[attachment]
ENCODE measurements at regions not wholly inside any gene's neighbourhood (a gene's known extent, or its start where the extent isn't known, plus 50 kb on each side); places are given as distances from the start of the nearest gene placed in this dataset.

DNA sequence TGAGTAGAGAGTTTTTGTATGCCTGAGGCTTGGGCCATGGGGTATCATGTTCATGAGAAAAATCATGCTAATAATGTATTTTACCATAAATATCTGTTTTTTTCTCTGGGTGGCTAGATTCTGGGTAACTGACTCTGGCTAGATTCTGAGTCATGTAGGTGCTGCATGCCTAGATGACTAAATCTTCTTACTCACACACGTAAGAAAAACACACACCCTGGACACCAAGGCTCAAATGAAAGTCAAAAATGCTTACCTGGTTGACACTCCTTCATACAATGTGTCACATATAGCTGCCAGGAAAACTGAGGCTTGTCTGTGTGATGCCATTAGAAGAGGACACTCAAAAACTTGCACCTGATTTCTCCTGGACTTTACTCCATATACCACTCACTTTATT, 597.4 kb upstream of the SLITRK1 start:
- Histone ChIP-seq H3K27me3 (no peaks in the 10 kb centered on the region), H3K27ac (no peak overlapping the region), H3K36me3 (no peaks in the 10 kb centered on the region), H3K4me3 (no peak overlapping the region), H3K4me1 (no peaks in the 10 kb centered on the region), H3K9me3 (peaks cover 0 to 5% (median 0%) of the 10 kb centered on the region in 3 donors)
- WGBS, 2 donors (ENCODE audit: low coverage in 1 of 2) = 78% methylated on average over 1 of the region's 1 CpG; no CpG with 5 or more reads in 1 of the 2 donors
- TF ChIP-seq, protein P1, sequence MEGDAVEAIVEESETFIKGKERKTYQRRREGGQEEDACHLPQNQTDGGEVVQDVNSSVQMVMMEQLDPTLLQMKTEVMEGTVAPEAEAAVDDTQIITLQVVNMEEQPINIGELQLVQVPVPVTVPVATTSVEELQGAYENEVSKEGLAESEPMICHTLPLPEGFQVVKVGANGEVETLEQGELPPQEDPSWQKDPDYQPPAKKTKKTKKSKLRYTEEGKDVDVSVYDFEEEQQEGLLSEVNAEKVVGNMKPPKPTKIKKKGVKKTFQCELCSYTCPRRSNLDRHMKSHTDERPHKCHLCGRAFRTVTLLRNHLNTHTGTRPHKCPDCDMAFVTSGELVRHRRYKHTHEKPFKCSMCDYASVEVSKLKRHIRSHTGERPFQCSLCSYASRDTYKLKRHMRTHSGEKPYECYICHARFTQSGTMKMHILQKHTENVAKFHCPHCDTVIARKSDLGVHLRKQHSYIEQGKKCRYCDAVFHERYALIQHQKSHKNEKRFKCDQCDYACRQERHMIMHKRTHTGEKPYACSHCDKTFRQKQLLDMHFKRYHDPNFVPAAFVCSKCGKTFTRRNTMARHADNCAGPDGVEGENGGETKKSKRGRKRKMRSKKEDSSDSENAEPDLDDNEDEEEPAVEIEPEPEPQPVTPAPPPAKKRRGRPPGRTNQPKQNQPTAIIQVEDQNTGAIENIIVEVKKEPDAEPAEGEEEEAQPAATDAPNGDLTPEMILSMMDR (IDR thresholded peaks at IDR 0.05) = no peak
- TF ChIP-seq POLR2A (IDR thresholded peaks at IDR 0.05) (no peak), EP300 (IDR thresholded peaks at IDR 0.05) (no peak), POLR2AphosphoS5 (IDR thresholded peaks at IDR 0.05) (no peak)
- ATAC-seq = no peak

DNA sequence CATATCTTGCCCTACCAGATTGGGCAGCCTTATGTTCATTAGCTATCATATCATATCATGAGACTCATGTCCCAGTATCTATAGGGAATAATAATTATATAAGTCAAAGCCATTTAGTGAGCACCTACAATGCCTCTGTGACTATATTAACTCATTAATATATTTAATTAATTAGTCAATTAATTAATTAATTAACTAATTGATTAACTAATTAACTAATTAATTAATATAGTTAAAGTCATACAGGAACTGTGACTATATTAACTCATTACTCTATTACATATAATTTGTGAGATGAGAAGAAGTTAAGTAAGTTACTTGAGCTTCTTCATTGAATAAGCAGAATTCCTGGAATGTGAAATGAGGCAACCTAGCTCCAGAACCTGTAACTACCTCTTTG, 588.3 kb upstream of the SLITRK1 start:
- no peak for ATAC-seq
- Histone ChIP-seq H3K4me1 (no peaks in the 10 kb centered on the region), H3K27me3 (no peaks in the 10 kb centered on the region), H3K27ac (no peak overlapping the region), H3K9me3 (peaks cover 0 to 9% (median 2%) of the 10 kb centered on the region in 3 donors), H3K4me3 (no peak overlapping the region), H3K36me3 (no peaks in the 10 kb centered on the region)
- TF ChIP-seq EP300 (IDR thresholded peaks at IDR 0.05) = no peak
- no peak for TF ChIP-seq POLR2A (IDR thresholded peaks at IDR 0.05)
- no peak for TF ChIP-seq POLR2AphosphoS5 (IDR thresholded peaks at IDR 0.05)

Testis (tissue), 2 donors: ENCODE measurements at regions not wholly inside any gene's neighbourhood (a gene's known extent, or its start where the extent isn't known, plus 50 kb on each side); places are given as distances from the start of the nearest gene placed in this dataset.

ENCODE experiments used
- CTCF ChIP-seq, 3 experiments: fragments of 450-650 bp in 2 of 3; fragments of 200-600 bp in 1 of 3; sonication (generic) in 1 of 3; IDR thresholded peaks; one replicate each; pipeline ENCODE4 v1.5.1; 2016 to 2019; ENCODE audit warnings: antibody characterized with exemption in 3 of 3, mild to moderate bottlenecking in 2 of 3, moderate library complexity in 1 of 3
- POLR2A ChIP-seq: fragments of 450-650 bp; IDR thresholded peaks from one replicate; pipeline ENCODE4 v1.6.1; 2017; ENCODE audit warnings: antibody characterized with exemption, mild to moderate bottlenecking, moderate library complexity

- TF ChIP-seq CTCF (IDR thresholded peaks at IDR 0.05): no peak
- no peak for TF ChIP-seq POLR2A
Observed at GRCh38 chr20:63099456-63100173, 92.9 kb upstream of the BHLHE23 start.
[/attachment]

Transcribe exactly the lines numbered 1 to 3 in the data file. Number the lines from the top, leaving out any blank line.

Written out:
ENCODE measurements at regions not wholly inside any gene's neighbourhood (a gene's known extent, or its start where the extent isn't known, plus 50 kb on each side); places are given as distances from the start of the nearest gene placed in this dataset.

DNA sequence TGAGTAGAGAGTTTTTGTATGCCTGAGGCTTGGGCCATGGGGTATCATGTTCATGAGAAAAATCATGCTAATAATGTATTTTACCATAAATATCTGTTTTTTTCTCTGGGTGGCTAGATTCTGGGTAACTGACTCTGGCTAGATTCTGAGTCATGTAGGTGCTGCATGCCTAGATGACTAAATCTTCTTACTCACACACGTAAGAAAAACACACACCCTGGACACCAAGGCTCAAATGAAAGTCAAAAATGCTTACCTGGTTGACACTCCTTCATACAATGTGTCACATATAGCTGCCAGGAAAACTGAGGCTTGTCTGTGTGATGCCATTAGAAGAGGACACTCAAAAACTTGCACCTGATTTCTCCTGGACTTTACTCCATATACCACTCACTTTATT, 597.4 kb upstream of the SLITRK1 start:
- Histone ChIP-seq H3K27me3 (no peaks in the 10 kb centered on the region), H3K27ac (no peak overlapping the region), H3K36me3 (no peaks in the 10 kb centered on the region), H3K4me3 (no peak overlapping the region), H3K4me1 (no peaks in the 10 kb centered on the region), H3K9me3 (peaks cover 0 to 5% (median 0%) of the 10 kb centered on the region in 3 donors)